Conclusions Top


Head and neck space infections are most commonly seen in the third decade of life. Most common aerobic microorganism isolated was S. viridans ( 47%) among Gram-positive followed by S. aureus ( 16%). Total Staphylococcus genus isolated was 24%. Among Gram-negative aerobes K. pneumoniae were most common (11%).

Amoxicillin with clavulanic acid used as first-line empirical therapy in current practice showed overall efficacy for all organism (64.8%). In this study, ceftriaxone showed (82.4%) efficacy for all organisms and could be used in odontogenic infections for both Gram-positive and Gram-negative microorganisms.

For deep fascial space infections, there could be substitution of third generation cephalosporin which has approximate efficacy of 82% in place of amoxicillin in the empirical management. Carbenicillin, amikacin, and imipenem showed 93.4% sensitivity against all microorganism and should be used caution in more severe infection after culture sensitivity newer, and broader-spectrum antibiotics were found more effective in vitro than older narrower-spectrum antibiotics.

Financial support and sponsorship

Nil.

Conflicts of interest

There are no conflicts of interest.

 
   References Top

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Hunt DE, Meyer RA. Continued evolution of the microbiology of oral infections. J Am Dent Assoc 1983;107:52-4.  Back to cited text no. 8
    
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Storoe W, Haug RH, Lillich TT. The changing face of odontogenic infections. J Oral Maxillofac Surg 2001;59:739-48.  Back to cited text no. 9
    
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Rao DD, Desai A, Kulkarni RD, Gopalkrishnan K, Rao CB. Comparison of maxillofacial space infection in diabetic and nondiabetic patients. Oral Surg Oral Med Oral Pathol Oral Radiol Endod 2010;110:e7-12.  Back to cited text no. 13
    
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Kuriyama T, Nakagawa K, Karasawa T, Saiki Y, Yamamoto E, Nakamura S. Past administration of beta-lactam antibiotics and increase in the emergence of beta-lactamase-producing bacteria in patients with orofacial odontogenic infections. Oral Surg Oral Med Oral Pathol Oral Radiol Endod 2000;89:186-92.  Back to cited text no. 14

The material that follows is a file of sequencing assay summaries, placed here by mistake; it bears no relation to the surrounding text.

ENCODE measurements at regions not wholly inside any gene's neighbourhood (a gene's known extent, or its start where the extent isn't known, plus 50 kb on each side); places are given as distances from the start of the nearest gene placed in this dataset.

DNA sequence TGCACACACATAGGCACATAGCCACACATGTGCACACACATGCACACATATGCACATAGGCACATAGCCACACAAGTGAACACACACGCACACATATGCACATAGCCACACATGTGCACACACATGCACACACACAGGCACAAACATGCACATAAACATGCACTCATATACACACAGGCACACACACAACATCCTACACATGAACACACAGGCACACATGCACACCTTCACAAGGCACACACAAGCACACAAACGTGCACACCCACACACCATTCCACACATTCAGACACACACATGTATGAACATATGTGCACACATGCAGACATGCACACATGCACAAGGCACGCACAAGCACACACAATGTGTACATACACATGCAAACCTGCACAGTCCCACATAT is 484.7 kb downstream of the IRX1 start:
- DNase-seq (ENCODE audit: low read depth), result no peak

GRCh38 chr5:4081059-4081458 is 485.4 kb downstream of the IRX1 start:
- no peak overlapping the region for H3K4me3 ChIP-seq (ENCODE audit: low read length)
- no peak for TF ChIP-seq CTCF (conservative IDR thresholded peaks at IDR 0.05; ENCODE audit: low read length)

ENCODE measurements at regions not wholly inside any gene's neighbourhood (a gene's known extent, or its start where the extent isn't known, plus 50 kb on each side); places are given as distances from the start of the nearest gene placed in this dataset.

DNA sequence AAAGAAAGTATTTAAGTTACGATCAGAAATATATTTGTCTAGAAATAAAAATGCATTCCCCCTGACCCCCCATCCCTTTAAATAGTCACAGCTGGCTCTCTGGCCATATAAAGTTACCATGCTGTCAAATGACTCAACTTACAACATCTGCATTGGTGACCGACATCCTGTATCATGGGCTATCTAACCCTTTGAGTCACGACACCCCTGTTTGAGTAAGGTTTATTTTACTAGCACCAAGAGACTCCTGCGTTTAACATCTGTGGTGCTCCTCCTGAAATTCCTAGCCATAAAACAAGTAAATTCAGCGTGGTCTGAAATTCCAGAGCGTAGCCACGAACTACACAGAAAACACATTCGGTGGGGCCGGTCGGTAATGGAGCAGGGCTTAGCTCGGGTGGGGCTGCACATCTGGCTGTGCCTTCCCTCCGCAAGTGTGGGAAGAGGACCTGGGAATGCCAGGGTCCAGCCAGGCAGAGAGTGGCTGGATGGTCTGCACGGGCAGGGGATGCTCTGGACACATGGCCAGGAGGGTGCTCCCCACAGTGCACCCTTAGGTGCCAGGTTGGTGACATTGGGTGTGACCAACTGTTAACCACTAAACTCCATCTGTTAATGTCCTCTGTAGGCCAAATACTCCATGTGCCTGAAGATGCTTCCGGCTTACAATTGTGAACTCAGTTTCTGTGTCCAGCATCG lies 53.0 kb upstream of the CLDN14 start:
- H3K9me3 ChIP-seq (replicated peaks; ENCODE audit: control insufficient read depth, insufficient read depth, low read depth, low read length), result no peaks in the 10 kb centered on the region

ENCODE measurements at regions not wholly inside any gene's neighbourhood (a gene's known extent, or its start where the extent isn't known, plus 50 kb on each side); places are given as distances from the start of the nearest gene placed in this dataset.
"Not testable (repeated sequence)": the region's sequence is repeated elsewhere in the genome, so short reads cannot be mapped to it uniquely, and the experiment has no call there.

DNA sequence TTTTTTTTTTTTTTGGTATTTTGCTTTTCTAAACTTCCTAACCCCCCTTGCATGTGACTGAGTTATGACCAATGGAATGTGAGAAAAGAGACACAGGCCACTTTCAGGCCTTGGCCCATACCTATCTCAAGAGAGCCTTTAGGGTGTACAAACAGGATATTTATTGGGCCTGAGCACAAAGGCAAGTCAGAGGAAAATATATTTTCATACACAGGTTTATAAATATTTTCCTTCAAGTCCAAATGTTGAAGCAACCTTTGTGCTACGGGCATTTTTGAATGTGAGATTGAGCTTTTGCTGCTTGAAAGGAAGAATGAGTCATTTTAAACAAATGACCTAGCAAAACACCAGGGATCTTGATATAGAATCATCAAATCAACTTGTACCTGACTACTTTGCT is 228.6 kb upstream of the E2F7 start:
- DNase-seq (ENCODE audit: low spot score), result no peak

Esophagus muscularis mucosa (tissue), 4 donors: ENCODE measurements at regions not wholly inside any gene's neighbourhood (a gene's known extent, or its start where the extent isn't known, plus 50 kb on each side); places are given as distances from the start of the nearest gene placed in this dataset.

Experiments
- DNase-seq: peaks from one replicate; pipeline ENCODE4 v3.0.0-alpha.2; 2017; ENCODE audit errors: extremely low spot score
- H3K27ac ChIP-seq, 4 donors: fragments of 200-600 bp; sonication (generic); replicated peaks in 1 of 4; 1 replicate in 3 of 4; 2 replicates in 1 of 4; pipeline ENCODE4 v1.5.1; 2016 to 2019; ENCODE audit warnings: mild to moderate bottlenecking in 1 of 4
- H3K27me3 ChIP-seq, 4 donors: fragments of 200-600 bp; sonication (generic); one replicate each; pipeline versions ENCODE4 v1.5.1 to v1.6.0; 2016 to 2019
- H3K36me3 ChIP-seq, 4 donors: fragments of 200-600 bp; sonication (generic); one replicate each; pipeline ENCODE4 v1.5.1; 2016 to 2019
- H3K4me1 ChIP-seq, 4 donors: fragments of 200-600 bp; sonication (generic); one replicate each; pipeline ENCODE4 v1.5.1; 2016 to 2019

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Gill Y, Scully C. Orofacial odontogenic infections: Review of microbiology and current treatment. Oral Surg Oral Med Oral Pathol 1990;70:155-8.  Back to cited text no. 15
    
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Helstad AG, Kimball JL, Maki DG. Recovery of anaerobic, facultative, and aerobic bacteria from clinical specimens in three anaerobic transport systems. J Clin Microbiol 1977;5:564-9.  Back to cited text no. 16
    
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Al-Qamachi LH, Aga H, McMahon J, Leanord A, Hammersley N. Microbiology of odontogenic infections in deep neck spaces: A retrospective study. Br J Oral Maxillofac Surg 2010;48:37-9.  Back to cited text no. 17
    
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Levi ME, Eusterman VD. Oral infections and antibiotic therapy. Otolaryngol Clin North Am 2011;44:57-78.  Back to cited text no. 18
    
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Brook I, Frazier EH, Gher ME. Aerobic and anaerobic microbiology of periapical abscess. Oral Microbiol Immunol 1991;6:123-5.  Back to cited text no. 19
    
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Hawkey PM. Mechanisms of resistance to antibiotics. Intensive Care Med 2000;26 Suppl 1:S9-13.  Back to cited text no. 20
    
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  [Table 1], [Table 2], [Table 3], [Table 4]